The JUA Kickstarter Fund, which will provide African entrepreneurs capital to expand their business ventures, has seen the funding amount doubled to $2-million. This addition makes the fund become the biggest African capital venture fund launched by private individuals.
The JUA Kickstarter Fund was launched by Africa’s industrialist, Adam Molai, in November 2020 with US$1 million made available for African entrepreneurs. A further $1-million has since been pledged by US-based angel investing and mentorship firm, Simba Global Startups which brings the total investment amount to US$2 million.
In announcing the additional funding, Adam Molai says the added capital allows the fund to make bigger investments in enterprises as well as fund more businesses on the continent.
“Simba Global Startups has pledged to match, like-for-like, our contributions which is absolutely incredible. This is an example of how Africans can work together to solve the challenges facing the continent. As an African entrepreneur who has experienced the grueling journey of establishing businesses, I firmly believe that Africa’s destiny lies in the hands of Africans.”
He continues that this new addition means it is not foreign investment that will provide Africa with a seat at the global table but domestic investments, a view actually shared by Simba Global Startups. This move is going to benefit the many entrepreneurs and startups who are growing economies across Africa as well as creating jobs.
JUA (JUA Kickstarter Fund), which means Sunrise in KiSwahili is going to provide successful applicants with funds enabling them launch or grow their businesses. They are as well benefiting from mentoring and guidance.
The application process is still ongoing till the 31st of January, 2020, electronically and funds are expected to be disbursed to successful applicants within 12 weeks of their shortlisting.
For the Simba founder and CEO, Dr. Philippe Kisunzu
“Born in the DRC, I am a child of the continent who grew up experiencing the atrocities of its civil wars. These intense challenges nurtured within me a vision for prosperity and hope for the people in my village and community.’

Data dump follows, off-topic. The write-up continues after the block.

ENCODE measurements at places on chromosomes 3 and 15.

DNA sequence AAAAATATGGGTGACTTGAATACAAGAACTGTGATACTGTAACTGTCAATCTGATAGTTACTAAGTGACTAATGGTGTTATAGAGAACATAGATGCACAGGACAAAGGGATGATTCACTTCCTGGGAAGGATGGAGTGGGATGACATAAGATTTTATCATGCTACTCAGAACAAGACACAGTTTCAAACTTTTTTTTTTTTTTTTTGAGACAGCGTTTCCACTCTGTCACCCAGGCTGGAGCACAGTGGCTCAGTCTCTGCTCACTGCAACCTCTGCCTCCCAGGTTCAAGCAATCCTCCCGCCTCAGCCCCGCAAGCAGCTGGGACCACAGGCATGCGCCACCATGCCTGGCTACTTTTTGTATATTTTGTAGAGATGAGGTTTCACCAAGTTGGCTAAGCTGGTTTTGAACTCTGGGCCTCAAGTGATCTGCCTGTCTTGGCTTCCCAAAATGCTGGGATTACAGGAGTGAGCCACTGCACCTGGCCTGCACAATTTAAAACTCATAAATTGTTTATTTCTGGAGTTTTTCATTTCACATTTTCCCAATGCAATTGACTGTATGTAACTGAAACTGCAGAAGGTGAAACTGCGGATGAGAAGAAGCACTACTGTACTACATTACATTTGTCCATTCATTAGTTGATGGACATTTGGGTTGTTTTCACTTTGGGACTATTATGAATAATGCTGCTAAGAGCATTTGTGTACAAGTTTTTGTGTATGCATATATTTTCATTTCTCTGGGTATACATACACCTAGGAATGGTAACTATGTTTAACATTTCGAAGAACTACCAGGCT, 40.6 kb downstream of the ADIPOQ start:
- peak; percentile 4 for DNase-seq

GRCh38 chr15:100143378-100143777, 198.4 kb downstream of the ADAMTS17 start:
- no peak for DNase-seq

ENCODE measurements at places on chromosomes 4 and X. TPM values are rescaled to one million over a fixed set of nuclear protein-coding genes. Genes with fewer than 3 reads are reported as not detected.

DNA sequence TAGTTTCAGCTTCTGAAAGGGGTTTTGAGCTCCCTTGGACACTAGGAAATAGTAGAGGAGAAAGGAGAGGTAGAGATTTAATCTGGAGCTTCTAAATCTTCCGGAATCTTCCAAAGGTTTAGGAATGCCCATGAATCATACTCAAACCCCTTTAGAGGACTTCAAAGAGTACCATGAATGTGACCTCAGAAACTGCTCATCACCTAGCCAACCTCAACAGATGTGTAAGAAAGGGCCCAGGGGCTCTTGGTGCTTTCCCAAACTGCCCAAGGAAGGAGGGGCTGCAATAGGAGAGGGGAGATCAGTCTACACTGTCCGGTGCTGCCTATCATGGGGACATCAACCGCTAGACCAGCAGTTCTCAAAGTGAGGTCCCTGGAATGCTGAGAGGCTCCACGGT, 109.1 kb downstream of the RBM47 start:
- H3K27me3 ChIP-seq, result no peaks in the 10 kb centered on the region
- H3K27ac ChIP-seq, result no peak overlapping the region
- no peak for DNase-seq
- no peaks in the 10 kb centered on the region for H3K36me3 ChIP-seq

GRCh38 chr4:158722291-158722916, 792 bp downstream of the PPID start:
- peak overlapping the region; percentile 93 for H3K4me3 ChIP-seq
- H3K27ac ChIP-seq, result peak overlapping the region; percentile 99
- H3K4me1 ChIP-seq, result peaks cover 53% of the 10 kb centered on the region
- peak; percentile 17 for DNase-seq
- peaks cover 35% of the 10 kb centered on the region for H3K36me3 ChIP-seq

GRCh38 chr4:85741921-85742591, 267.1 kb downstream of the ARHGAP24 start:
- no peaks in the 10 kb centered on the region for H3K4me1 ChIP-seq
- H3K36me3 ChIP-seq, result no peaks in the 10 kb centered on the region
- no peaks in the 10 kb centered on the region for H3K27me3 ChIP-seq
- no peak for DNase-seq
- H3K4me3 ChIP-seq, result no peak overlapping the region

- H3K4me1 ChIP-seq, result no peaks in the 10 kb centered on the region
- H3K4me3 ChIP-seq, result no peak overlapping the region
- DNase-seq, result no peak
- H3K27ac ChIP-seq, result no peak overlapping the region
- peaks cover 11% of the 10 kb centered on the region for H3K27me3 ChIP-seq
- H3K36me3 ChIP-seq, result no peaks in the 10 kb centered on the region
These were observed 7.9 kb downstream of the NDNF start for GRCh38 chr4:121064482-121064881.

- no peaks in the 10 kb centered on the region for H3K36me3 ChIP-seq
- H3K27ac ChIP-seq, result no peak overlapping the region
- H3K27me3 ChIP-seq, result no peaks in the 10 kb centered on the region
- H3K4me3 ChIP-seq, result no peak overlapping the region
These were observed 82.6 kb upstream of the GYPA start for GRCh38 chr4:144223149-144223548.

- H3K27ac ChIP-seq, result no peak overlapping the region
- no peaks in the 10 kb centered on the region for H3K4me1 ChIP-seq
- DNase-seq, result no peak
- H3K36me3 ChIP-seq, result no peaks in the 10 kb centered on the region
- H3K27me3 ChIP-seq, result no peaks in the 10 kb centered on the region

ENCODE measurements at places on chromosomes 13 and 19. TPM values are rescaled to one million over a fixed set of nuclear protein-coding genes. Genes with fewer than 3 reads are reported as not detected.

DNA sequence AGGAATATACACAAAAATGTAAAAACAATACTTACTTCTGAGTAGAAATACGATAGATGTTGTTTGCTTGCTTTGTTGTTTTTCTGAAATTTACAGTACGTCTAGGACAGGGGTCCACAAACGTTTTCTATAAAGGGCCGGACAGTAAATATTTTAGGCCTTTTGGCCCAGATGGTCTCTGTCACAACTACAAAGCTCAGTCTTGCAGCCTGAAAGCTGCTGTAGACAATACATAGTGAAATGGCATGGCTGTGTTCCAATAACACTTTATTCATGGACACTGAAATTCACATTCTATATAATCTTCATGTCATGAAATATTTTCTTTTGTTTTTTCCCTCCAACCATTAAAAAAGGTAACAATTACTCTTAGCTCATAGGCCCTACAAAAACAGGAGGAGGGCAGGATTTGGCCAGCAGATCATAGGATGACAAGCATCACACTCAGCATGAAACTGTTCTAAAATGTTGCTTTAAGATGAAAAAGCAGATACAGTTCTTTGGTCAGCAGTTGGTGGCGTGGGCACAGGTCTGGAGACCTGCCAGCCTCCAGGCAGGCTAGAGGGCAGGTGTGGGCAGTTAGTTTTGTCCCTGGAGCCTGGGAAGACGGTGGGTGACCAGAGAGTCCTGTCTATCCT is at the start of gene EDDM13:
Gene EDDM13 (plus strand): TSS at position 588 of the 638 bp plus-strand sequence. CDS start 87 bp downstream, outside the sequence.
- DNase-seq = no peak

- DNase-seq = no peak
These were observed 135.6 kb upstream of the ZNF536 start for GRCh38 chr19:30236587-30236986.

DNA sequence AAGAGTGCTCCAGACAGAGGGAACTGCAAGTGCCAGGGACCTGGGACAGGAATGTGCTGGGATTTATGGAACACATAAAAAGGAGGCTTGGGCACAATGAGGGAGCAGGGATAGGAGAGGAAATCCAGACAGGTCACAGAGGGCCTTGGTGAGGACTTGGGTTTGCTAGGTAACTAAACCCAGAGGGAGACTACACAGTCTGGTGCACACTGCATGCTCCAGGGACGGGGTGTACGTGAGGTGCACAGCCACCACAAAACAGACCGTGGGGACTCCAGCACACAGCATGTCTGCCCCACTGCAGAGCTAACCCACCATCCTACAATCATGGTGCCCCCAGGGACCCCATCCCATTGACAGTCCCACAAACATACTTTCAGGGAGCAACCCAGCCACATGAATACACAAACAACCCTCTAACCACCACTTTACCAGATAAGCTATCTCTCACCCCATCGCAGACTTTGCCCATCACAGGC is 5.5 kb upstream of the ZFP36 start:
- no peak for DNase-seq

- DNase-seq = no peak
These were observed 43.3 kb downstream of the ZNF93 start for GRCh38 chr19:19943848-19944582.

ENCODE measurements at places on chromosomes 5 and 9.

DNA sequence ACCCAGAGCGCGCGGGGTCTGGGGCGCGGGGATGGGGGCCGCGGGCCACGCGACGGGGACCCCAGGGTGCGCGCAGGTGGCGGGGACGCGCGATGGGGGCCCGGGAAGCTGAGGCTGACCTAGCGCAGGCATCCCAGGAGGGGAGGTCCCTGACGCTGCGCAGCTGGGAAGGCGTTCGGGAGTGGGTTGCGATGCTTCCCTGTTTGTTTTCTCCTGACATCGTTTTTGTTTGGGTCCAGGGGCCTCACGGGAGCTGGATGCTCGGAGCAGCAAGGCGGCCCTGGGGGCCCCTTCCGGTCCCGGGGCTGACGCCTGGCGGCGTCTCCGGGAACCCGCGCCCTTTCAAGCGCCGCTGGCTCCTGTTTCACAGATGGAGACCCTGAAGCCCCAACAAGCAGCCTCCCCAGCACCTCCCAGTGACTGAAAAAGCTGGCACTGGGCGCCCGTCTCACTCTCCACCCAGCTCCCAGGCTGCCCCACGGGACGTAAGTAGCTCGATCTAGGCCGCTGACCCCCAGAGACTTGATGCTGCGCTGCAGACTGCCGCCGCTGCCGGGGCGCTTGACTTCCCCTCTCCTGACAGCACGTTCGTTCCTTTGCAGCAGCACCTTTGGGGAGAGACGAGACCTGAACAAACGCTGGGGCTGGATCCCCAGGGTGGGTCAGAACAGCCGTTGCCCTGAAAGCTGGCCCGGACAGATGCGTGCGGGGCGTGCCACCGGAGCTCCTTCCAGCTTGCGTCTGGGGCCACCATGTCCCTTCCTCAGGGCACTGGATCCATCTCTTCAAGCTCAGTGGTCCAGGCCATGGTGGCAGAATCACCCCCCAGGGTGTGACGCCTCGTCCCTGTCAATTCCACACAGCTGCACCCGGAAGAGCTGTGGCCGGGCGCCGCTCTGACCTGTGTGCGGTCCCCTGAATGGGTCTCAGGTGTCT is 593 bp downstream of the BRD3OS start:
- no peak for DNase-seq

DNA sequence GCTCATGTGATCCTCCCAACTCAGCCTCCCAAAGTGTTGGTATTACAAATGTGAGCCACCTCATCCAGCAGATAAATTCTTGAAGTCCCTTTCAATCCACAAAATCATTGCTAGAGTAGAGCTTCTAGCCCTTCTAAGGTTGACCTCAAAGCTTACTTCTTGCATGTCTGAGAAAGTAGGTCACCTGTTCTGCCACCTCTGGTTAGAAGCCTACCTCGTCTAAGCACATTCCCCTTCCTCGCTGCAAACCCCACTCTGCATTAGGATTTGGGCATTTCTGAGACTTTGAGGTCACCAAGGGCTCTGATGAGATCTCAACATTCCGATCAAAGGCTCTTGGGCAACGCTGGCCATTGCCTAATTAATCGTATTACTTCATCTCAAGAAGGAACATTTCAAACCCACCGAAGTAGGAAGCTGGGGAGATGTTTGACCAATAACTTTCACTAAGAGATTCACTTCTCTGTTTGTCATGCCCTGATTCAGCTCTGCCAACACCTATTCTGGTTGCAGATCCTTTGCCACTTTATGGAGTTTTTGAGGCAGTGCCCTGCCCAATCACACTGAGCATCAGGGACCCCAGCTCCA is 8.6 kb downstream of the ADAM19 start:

His deepest belief, he added, is that this vision is best attained when entrepreneurs create jobs which are scalable, profitable, sustainable and inclusive. With a JUA-SIMBA investing partnership, he agrees is a once-in-a-lifetime opportunity to play an active role in making this dream a reality.
Two months since it was launched, the JUA Kickstarter Fund has received more than 500 applications across Africa. As you’ll have it, most of the applications so far are from countries like Nigeria, Kenya, South Africa and Zimbabwe. Entrepreneurs from Ghana, Tanzania, Benin, Namibia and eSwatini have also made strong showings.
ImaliPay: Nairobi Fintech Startup Raises Pre-Seed Funding Led By TEN13
ImaliPay, a fintech startup helping African freelancers reach their financial goals has raised an undisclosed amount in pre-seed funding from the Australian venture capitalist, TEN13, reputed for investing in top-tier start-ups.
According to ImaliPay, the primary aim of this newly raised funding is to expand and accelerate their growth and footprint in Nigeria, South Africa and Kenya to be a one-stop-shop for gig workers’ financial needs on the continent.
The backing of ImaliPay by TEN13 is on the back of recent chain of events that has elevated the visibility of Africa’s fintech startup scene.
Commenting on the deal, Managing Partner of TEN13, Stew Glenn, said,
ImaliPay in 2020 was co-founded by Zimbabwe’s Tatenda Furusa and Sanmi Akinmusire a Nigerian, who were former colleagues at the leading payments company Cellulant. The fintech company thinks the investment from the venture capital has significant benefits.
In a statement released to the press, Tatenda Furusa said,
It’s a great opportunity for investors to participate in the fintech revolution and a fast-growing segment. Our vision at ImaliPay is to advance financial health and inclusion for gig workers who struggle to manage and access flexible financial services that are often only available to traditional SMEs.
The growth in the African gig workforce is being pushed by the growth in digitization and smartphone penetration. Gig workers constitute a significant proportion of the economy within ImaliPay’s target markets and this market segment is expected to grow rapidly over the next decade.
ImaliPay offers gig workers a one-stop-shop of financial services such as the ability to seamlessly save their income and receive in-kind loans through a “buy now, pay later” model tied to their trade.
Bolt drivers in Kenya can now request a fuel loan and payback after 3-4 days, this allows them to get more work done and Safeboda riders in Nigeria can now buy on credit bike parts, fuel, and smartphones to keep their gig moving and reduce any downtime.
Other products to be offered off the platform include insurance and investment options to foster a safety net for this hard-working but vulnerable part of the population.
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